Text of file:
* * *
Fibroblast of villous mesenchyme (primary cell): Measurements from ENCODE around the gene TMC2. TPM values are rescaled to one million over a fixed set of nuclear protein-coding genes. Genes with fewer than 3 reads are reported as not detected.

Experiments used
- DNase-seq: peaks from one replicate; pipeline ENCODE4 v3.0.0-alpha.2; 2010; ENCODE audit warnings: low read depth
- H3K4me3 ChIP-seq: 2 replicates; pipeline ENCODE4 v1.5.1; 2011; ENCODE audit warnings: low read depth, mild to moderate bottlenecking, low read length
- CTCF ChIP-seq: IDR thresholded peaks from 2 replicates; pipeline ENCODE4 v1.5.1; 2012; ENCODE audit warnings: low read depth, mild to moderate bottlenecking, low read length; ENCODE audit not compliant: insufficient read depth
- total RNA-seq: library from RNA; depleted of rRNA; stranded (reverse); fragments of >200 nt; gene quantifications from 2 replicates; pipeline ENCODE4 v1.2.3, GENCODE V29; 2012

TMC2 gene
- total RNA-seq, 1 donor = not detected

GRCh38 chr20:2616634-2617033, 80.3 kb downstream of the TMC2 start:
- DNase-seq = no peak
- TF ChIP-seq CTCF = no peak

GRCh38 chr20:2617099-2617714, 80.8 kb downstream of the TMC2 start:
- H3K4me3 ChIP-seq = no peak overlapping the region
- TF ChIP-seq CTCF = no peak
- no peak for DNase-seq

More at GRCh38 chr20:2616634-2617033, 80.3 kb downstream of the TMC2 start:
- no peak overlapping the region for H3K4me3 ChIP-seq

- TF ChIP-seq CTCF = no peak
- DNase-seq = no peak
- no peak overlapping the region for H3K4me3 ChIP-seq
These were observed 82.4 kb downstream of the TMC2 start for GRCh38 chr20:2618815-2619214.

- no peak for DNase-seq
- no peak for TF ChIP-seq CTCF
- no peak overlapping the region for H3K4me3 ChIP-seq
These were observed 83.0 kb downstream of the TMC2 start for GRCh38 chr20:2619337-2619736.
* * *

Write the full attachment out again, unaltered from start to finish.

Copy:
Fibroblast of villous mesenchyme (primary cell): Measurements from ENCODE around the gene TMC2. TPM values are rescaled to one million over a fixed set of nuclear protein-coding genes. Genes with fewer than 3 reads are reported as not detected.

Experiments used
- DNase-seq: peaks from one replicate; pipeline ENCODE4 v3.0.0-alpha.2; 2010; ENCODE audit warnings: low read depth
- H3K4me3 ChIP-seq: 2 replicates; pipeline ENCODE4 v1.5.1; 2011; ENCODE audit warnings: low read depth, mild to moderate bottlenecking, low read length
- CTCF ChIP-seq: IDR thresholded peaks from 2 replicates; pipeline ENCODE4 v1.5.1; 2012; ENCODE audit warnings: low read depth, mild to moderate bottlenecking, low read length; ENCODE audit not compliant: insufficient read depth
- total RNA-seq: library from RNA; depleted of rRNA; stranded (reverse); fragments of >200 nt; gene quantifications from 2 replicates; pipeline ENCODE4 v1.2.3, GENCODE V29; 2012

TMC2 gene
- total RNA-seq, 1 donor = not detected

GRCh38 chr20:2616634-2617033, 80.3 kb downstream of the TMC2 start:
- DNase-seq = no peak
- TF ChIP-seq CTCF = no peak

GRCh38 chr20:2617099-2617714, 80.8 kb downstream of the TMC2 start:
- H3K4me3 ChIP-seq = no peak overlapping the region
- TF ChIP-seq CTCF = no peak
- no peak for DNase-seq

More at GRCh38 chr20:2616634-2617033, 80.3 kb downstream of the TMC2 start:
- no peak overlapping the region for H3K4me3 ChIP-seq

- TF ChIP-seq CTCF = no peak
- DNase-seq = no peak
- no peak overlapping the region for H3K4me3 ChIP-seq
These were observed 82.4 kb downstream of the TMC2 start for GRCh38 chr20:2618815-2619214.

- no peak for DNase-seq
- no peak for TF ChIP-seq CTCF
- no peak overlapping the region for H3K4me3 ChIP-seq
These were observed 83.0 kb downstream of the TMC2 start for GRCh38 chr20:2619337-2619736.